- Share the information you have. The FDA is recommending that individuals, entities and businesses in public and private sectors participate in Information Sharing Analysis Organizations. The purpose of these organizations is basically to help identify, detect, understand and evaluate security issues in medical devices. The goal is to find and remedy potential problems with cybersecurity before any consumers are compromised.
- Make sure you have a plan. It is important for all of us to understand that every medical device on a network in vulnerable. It will be crucial to take the steps necessary to monitor and assess the risk, and see how you can minimize it. Although there have been no cases yet of hackers breaching a medical device’s security, it is entirely possible and quite easy to accomplish. Hackers are not a major problem, but it is always better to be proactive than reactive. Analyze your network and create a cybersecurity plan.
- Hospitals, clinics, medical device makers and other medical facilities should make it difficult for hackers to steal private patient information by using stronger passwords, smart card systems and biometrics scanning. The more secure you make your network, the more secure your individual medical devices will be. Password managers are a good way to safeguard your systems against internal and external threats. Password managers store your passwords in an encrypted file making it difficult for hackers to steal them.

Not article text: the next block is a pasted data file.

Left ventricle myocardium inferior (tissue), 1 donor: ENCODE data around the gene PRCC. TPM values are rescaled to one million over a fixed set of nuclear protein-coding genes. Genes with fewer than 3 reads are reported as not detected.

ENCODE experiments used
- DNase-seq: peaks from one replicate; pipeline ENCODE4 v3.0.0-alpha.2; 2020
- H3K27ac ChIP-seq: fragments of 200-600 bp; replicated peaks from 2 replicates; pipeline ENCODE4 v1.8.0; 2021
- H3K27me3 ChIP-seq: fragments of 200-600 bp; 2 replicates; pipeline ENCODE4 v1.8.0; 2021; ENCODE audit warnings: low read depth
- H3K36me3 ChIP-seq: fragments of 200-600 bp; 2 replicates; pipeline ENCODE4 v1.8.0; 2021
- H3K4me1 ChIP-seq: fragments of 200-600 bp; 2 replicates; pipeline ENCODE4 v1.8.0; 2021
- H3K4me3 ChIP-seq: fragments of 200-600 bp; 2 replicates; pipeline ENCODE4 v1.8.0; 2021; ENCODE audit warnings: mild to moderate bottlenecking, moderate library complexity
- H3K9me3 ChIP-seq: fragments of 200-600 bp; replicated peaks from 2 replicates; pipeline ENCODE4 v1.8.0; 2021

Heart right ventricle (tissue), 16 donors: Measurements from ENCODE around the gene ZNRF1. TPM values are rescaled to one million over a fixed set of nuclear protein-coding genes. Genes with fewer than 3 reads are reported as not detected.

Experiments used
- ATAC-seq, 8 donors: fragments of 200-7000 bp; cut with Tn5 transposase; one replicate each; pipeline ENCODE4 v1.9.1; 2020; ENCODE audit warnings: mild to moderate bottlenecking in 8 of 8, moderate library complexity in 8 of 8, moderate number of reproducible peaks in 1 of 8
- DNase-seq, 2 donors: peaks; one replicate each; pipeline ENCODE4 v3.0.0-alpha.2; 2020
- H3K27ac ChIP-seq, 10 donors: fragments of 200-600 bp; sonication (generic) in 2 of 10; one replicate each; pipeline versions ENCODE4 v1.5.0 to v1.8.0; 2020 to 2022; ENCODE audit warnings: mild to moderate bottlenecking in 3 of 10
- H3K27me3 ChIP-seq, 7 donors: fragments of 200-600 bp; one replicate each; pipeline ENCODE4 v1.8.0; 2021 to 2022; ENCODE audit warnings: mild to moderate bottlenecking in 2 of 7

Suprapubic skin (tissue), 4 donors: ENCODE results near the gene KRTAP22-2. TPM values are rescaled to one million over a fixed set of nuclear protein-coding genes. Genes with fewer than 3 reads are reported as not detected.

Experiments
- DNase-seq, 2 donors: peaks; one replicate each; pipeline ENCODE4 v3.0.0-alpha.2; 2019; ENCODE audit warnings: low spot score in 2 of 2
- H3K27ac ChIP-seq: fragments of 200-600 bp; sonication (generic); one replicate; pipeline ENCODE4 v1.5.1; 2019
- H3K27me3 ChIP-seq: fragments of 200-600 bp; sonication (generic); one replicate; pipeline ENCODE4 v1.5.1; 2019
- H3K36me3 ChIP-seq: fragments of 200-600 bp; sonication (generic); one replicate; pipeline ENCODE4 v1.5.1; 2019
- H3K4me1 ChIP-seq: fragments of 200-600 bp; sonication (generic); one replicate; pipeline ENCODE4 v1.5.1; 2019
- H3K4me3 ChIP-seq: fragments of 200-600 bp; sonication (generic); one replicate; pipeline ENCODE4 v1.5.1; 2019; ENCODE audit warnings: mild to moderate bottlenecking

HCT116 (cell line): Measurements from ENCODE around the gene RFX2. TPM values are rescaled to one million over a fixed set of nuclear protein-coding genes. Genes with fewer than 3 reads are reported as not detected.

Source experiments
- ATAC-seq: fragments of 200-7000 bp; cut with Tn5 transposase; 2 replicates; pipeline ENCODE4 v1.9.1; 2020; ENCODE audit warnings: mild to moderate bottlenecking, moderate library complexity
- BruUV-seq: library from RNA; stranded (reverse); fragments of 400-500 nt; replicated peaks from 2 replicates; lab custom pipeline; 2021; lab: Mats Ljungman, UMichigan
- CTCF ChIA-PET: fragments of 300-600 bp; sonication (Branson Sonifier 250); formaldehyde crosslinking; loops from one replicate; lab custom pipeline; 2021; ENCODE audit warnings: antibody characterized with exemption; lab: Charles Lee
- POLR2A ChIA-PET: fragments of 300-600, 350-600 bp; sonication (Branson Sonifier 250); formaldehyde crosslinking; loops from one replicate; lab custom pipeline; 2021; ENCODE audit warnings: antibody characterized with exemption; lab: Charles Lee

- Make sure that your technology is up to date. Although everything needs to be screened by the FDA to ensure patient safety, the agency now permits routine software updates or patches that can skip the review process. This makes technology updates quicker and less complicated. It is more difficult for hackers to get into to newest software. This makes it all the more important for you to keep all of your medical devices and software up to date.
- Identify potential dangers. Hackers are also looking to manipulate weaknesses in human networks in order to gain access to sensitive information. To prevent employees from getting manipulated make sure all personnel are trained with regard to strategies hackers use. Employees should learn to identify phishing scams, verify official information and should know not to engage with unsolicited and unknown email sources.
Protecting Your Legal Rights
Medical device manufacturers have an obligation to ensure that consumers’ information is kept reasonably safe. They also have a responsibility to safeguard the health and safety of patients who are implanted with these devices. If you believe you have been the victim of a cyberattack or a data breach, you may have a case. An experienced California consumer attorney can help determine if a manufacturer tried to adopt the necessary safeguards that would have prevented the breach from occurring, such as encrypting customers’ personal information. You may be eligible to receive compensation for the injuries, damages and losses sustained through a class action lawsuit. Contact an experienced consumer attorney today to examine your legal rights and options.